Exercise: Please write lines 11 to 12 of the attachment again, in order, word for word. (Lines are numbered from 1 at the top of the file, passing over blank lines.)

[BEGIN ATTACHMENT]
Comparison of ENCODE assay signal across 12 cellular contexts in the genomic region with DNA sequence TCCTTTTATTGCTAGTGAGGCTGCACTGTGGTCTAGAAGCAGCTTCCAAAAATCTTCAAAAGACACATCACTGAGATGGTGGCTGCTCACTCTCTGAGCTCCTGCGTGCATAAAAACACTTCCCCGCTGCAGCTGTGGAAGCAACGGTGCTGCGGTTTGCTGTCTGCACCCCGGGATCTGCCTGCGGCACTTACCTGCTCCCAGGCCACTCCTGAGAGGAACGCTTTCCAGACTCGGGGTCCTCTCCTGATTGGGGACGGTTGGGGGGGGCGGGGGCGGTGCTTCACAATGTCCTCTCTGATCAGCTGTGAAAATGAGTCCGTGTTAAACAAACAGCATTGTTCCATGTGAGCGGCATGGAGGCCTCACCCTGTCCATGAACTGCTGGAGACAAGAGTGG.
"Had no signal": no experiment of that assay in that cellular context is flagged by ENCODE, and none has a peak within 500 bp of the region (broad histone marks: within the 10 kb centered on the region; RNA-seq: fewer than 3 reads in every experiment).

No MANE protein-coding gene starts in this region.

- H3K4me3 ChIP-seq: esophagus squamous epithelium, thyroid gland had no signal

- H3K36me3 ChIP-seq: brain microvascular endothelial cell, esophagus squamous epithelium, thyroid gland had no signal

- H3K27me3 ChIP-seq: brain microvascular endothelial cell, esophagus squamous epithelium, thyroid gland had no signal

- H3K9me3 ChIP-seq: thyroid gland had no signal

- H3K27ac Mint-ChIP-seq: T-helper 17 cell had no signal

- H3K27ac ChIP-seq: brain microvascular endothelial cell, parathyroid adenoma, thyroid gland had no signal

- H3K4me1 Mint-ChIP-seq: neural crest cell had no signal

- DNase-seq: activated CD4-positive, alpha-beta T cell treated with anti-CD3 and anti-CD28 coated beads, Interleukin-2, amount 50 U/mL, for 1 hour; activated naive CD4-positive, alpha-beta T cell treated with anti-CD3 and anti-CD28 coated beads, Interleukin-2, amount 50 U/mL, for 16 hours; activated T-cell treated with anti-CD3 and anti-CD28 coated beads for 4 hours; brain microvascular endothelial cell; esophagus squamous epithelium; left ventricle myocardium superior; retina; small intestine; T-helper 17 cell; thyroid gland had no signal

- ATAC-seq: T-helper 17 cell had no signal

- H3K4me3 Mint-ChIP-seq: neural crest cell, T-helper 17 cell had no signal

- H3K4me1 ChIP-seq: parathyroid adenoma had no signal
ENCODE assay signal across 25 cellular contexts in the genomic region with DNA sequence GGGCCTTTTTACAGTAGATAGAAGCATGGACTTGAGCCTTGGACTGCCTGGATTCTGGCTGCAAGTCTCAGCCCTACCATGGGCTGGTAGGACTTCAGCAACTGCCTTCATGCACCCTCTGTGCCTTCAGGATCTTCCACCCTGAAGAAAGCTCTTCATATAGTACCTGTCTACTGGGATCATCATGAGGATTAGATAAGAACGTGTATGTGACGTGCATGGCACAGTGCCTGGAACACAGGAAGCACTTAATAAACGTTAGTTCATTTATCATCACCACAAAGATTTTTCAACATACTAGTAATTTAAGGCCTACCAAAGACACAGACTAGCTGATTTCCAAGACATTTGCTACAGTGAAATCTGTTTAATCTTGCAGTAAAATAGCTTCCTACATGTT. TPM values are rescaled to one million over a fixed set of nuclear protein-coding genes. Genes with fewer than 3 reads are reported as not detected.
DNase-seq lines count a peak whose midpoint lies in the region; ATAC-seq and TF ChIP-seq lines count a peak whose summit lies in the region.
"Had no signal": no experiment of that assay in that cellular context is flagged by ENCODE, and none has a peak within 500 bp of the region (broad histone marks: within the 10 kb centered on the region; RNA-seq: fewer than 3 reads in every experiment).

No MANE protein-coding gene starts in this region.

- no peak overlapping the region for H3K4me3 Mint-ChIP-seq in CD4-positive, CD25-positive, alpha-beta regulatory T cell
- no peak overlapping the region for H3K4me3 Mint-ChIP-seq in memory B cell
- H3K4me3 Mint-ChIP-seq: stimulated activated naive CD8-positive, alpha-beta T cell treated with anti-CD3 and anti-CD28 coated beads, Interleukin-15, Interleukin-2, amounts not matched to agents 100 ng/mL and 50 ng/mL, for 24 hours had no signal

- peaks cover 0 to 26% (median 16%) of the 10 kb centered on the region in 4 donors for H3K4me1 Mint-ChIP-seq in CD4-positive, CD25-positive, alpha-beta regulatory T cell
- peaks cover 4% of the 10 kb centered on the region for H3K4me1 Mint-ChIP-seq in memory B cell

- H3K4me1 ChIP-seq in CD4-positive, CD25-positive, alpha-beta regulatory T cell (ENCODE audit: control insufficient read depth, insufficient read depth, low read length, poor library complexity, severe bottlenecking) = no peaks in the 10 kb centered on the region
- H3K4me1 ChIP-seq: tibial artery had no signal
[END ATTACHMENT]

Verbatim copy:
- DNase-seq: activated CD4-positive, alpha-beta T cell treated with anti-CD3 and anti-CD28 coated beads, Interleukin-2, amount 50 U/mL, for 1 hour; activated naive CD4-positive, alpha-beta T cell treated with anti-CD3 and anti-CD28 coated beads, Interleukin-2, amount 50 U/mL, for 16 hours; activated T-cell treated with anti-CD3 and anti-CD28 coated beads for 4 hours; brain microvascular endothelial cell; esophagus squamous epithelium; left ventricle myocardium superior; retina; small intestine; T-helper 17 cell; thyroid gland had no signal

- ATAC-seq: T-helper 17 cell had no signal